Our home in space

Guy Ottewell

Theory of the Divided Dream

When I was about thirteen a Serialist philosopher told me to keep a dream diary. A teacher brought in a friend who was a follower of Dunne, the founder of Serialism, according to which we progress on death to a world of four dimensions, and next to five, and on. The fourth dimension being time, in that world we can look back over the whole of time; and we sometimes slip into that next world while dreaming; so evidence for this theory is provided by pre-cognitive dreams, which the Serialist therefore urged us to record. I was probably the only kid who tried to do so. After a while I found myself remembering so much dream that it could take me all day to write, so I did it only sometimes — most usually when I noticed something about what I called “meta-dreaming,” such as dreams within dreams or dreaming about the nature of dreaming. I only ever noticed one that could be called precognitive: a friend had shaved off half of his red beard. Next day, he had, but it was the upper half, not the left half.
     But I noticed many other things (some of which I had to revise later) — that there is in dreaming no real death and no consummated sex, that seeking never finds, that dreaming is a plausible origin of religion, that dreams are far too abundant and various for any of them to have “meaning,” that pronouns — identities — freely change, observed becomes observer, thought becomes voice becomes movie, that the richest dreams are caused by heat, that there is no line between dreaming and waking and dreaming by day. And especially I noticed divided dreams: it seemed that the mind may sometimes be dreaming more than one dream simultaneously. The evidence was written dreams in which two — or more — lines of narrative flow together, or diverge. I go along a corridor, turn in to a room. But another part of the narrative tells that I go along the same corridor and out into the open. It would be more economical to narrate the going along the corridor only once, and say that from there the dream split. The waking mind looks back over the dream and tries to narrate it — the very act of remembering is an act of narration — which reduces the dream to a sequence of words, which of necessity is in linear order. The waking mind is a daytime landscape, you can see all over it at once, but the sleeping mind is a dark forest with scattered campfires, the chambers of the mind.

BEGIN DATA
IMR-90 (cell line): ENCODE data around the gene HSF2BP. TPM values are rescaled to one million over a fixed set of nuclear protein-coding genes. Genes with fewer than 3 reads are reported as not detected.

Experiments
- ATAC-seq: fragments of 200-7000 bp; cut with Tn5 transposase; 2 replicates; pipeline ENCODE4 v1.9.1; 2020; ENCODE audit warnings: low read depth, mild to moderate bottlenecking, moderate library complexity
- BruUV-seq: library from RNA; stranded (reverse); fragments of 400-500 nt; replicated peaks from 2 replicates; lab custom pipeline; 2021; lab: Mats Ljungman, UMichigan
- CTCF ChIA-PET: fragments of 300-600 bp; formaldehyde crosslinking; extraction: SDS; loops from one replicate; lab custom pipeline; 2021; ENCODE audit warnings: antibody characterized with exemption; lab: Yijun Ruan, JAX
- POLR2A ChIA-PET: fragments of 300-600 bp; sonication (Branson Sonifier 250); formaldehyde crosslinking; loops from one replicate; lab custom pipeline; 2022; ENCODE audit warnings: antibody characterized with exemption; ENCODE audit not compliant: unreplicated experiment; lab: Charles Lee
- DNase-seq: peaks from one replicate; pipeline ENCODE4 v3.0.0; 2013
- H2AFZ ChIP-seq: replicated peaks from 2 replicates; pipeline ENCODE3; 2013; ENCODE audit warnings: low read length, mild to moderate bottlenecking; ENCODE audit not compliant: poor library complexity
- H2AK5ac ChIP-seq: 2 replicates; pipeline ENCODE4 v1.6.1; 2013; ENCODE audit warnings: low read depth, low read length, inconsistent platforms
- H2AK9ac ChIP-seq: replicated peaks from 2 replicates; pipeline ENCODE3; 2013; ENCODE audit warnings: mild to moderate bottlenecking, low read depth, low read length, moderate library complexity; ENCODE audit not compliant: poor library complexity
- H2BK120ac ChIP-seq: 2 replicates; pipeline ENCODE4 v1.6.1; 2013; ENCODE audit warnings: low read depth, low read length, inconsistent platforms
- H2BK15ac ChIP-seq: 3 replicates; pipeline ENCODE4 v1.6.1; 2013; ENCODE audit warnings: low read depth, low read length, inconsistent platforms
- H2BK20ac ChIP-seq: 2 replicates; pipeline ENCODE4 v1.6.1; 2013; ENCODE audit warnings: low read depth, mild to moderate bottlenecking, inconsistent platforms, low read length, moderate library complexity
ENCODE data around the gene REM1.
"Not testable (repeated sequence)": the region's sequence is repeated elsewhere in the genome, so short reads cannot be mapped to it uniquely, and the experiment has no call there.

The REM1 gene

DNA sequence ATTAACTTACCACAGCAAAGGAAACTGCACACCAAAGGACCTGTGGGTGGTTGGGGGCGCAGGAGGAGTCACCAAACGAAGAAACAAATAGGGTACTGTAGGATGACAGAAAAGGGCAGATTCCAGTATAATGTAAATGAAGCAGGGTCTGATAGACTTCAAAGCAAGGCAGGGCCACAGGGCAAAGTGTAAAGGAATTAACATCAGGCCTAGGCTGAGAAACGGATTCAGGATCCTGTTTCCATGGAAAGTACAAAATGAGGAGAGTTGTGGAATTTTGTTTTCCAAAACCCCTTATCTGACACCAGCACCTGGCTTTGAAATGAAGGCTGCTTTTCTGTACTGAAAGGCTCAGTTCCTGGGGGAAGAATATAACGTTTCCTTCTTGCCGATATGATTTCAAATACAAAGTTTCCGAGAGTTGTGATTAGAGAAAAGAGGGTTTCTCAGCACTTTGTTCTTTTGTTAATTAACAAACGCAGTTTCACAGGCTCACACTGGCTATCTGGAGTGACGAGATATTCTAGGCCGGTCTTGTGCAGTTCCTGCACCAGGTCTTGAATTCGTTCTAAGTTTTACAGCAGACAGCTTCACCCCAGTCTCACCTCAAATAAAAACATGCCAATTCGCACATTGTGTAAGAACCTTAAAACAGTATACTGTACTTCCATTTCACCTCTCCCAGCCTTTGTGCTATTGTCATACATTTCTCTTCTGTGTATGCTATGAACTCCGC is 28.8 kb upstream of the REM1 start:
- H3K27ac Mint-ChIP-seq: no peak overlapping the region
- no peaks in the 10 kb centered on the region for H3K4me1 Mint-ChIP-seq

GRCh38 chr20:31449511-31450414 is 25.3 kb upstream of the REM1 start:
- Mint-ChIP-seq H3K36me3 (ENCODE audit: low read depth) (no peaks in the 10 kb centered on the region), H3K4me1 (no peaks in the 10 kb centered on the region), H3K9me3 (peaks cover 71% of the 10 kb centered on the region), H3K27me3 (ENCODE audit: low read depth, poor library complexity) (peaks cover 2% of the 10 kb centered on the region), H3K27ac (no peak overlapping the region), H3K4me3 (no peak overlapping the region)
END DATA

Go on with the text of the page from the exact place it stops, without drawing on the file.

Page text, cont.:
Could this be more than a simile, could there be separated centers of consciousness? It might shed light on the organization of the brain. So, later, I began to question people who knew something about brain physiology. For my specimen Divided Dreams I drew diagrams of their paths, or tunnels. In some cases, a tunnel forked; in others, two tunnels converged; there were instances of forking into three. Another possibility was that two dreams ran parallel, without touching either by convergence or divergence. And two dreams might both run to the moment of waking, like two tunnels emerging from a hillside. This would account for some of the times when one remembers several dreams but cannot decide which came first. This suggested a method of proof. A subject lies sleeping while an experimenter watches. The subject wakes and recounts two dreams, from both of which he remembers waking. But the experimenter has observed that he woke only once.